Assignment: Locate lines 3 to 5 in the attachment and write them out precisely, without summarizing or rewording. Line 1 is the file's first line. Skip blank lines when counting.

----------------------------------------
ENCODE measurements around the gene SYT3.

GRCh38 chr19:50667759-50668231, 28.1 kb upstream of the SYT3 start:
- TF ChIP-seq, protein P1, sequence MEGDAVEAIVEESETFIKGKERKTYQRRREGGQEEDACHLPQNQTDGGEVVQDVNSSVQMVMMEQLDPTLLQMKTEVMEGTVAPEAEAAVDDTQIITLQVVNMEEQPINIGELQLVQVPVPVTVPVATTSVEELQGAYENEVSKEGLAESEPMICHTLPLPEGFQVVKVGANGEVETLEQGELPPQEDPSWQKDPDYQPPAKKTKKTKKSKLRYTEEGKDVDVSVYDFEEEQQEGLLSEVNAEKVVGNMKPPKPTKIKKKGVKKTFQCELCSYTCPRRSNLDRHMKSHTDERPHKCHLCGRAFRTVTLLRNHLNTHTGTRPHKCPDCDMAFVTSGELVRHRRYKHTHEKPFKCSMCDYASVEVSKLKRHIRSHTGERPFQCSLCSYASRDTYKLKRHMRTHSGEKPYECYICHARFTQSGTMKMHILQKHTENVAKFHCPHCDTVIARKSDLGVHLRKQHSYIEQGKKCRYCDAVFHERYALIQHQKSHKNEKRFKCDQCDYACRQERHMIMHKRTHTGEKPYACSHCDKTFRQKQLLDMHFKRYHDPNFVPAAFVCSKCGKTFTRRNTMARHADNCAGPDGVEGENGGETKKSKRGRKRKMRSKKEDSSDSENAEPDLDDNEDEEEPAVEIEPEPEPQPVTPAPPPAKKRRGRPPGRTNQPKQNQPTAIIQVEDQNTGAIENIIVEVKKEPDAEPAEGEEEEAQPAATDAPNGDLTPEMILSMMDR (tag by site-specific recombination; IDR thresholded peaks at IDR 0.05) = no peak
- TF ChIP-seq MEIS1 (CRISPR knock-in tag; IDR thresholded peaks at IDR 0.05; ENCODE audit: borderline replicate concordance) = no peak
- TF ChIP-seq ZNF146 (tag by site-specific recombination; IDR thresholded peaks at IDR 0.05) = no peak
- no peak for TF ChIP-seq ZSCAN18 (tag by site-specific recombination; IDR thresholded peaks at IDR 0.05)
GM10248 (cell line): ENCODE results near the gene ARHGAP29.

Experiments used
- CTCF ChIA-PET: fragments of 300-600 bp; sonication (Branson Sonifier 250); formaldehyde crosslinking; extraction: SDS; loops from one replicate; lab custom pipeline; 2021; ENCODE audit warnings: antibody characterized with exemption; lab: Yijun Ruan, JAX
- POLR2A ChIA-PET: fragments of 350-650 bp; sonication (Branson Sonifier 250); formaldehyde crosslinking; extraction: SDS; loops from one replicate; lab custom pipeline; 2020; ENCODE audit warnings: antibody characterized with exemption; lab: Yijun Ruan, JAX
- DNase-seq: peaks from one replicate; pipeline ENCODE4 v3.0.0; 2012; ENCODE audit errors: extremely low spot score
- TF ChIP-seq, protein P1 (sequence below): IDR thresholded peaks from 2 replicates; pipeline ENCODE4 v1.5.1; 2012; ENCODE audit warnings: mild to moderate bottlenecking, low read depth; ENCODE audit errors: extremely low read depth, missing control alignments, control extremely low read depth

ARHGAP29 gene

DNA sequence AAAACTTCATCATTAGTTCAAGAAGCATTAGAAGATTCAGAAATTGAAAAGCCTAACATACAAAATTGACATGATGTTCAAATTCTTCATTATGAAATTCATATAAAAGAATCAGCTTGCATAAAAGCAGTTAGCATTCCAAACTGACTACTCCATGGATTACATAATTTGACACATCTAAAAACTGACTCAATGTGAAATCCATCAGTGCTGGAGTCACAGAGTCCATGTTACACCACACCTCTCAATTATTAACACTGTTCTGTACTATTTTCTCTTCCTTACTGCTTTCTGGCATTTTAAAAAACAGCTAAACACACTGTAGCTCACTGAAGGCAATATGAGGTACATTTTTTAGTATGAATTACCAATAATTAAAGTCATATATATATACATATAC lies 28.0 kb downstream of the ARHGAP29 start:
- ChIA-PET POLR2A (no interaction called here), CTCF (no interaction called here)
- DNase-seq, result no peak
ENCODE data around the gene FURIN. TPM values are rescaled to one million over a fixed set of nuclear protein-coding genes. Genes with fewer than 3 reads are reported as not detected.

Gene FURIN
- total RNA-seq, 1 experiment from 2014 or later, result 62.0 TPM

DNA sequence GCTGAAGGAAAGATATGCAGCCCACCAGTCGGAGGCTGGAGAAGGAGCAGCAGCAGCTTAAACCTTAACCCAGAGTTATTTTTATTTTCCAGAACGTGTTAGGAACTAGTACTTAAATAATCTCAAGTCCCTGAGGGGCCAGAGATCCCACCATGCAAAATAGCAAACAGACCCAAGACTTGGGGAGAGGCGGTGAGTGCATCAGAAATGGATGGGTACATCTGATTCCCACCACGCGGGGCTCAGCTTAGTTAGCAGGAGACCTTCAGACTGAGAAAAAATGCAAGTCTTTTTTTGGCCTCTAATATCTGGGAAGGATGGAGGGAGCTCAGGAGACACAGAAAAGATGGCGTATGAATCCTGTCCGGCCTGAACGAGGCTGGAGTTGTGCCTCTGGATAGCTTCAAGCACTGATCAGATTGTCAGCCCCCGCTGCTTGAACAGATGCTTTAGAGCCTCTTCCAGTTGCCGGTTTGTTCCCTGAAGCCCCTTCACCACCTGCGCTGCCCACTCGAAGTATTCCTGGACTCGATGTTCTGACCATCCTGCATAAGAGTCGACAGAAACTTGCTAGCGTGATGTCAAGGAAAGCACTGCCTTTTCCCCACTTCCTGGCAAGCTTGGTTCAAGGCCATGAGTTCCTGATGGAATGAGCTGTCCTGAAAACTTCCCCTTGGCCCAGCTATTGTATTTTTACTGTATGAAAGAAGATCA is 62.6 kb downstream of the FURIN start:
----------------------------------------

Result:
- TF ChIP-seq, protein P1, sequence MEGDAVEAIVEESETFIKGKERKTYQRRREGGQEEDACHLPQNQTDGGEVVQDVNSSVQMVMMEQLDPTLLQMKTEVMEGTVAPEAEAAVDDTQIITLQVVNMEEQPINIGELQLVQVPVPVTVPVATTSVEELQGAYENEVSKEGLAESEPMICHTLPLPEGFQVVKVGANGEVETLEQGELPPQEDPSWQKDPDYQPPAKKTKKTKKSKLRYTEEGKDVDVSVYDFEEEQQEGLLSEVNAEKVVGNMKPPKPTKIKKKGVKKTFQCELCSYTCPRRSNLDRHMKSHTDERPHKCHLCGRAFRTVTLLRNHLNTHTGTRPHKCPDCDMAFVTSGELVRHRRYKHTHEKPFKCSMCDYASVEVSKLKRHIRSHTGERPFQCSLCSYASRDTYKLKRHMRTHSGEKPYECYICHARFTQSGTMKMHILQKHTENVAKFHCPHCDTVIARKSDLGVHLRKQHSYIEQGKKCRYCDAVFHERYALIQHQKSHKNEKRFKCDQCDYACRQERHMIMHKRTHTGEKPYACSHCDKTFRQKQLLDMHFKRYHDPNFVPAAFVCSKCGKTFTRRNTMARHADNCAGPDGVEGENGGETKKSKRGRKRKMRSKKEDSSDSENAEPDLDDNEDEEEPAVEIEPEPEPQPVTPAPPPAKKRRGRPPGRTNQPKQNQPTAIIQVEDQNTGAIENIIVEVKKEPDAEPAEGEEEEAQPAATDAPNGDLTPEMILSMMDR (tag by site-specific recombination; IDR thresholded peaks at IDR 0.05) = no peak
- TF ChIP-seq MEIS1 (CRISPR knock-in tag; IDR thresholded peaks at IDR 0.05; ENCODE audit: borderline replicate concordance) = no peak
- TF ChIP-seq ZNF146 (tag by site-specific recombination; IDR thresholded peaks at IDR 0.05) = no peak